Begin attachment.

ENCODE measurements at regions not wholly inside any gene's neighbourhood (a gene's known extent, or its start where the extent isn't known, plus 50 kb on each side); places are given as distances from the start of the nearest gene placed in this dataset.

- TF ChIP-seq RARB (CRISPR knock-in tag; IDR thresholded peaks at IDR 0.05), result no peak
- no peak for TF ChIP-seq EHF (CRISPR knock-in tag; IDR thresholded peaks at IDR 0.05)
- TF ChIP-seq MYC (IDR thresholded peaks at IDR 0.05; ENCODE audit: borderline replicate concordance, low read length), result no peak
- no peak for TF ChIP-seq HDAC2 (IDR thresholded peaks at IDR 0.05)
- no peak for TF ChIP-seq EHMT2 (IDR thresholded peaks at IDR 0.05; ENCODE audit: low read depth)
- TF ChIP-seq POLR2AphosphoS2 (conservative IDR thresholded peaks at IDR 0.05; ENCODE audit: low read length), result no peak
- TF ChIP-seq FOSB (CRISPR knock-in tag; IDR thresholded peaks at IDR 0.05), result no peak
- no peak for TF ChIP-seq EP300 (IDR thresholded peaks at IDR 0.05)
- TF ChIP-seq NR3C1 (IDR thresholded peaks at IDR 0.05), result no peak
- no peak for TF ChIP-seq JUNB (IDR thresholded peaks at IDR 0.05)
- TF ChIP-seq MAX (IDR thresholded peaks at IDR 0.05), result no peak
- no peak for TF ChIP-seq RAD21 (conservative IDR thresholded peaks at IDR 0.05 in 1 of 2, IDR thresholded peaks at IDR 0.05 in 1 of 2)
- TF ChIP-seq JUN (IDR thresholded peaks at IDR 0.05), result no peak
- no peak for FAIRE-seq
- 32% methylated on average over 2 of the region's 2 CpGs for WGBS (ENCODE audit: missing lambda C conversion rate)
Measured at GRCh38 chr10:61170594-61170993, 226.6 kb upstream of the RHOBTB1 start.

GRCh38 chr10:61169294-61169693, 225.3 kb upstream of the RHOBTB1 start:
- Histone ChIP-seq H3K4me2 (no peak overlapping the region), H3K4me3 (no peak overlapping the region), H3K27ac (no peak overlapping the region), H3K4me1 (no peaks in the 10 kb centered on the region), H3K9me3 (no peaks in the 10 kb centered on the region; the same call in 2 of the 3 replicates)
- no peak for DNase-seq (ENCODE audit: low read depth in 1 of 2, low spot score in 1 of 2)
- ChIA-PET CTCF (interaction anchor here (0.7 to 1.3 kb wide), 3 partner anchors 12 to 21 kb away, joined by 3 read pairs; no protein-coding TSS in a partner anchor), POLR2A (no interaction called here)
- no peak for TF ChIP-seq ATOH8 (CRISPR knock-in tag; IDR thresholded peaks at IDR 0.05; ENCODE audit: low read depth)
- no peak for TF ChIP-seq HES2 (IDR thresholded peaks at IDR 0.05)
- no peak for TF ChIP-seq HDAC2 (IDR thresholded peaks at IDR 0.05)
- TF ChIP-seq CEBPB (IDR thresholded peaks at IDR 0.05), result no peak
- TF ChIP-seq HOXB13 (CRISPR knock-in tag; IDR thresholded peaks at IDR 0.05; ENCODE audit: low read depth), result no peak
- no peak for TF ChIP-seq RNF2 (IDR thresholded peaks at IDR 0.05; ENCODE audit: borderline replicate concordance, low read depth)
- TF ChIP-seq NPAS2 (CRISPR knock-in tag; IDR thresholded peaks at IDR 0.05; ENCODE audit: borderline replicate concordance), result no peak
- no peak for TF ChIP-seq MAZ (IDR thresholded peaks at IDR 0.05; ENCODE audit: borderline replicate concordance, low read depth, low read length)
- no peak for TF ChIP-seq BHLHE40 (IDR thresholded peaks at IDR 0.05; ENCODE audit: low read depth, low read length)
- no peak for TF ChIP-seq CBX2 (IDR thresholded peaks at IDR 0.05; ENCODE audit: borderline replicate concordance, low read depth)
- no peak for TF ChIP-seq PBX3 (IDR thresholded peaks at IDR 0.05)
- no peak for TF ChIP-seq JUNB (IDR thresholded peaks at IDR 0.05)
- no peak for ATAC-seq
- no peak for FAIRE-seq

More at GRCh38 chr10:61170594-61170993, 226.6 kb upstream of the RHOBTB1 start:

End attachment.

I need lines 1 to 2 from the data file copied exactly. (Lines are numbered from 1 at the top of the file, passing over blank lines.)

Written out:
ENCODE measurements at regions not wholly inside any gene's neighbourhood (a gene's known extent, or its start where the extent isn't known, plus 50 kb on each side); places are given as distances from the start of the nearest gene placed in this dataset.

- TF ChIP-seq RARB (CRISPR knock-in tag; IDR thresholded peaks at IDR 0.05), result no peak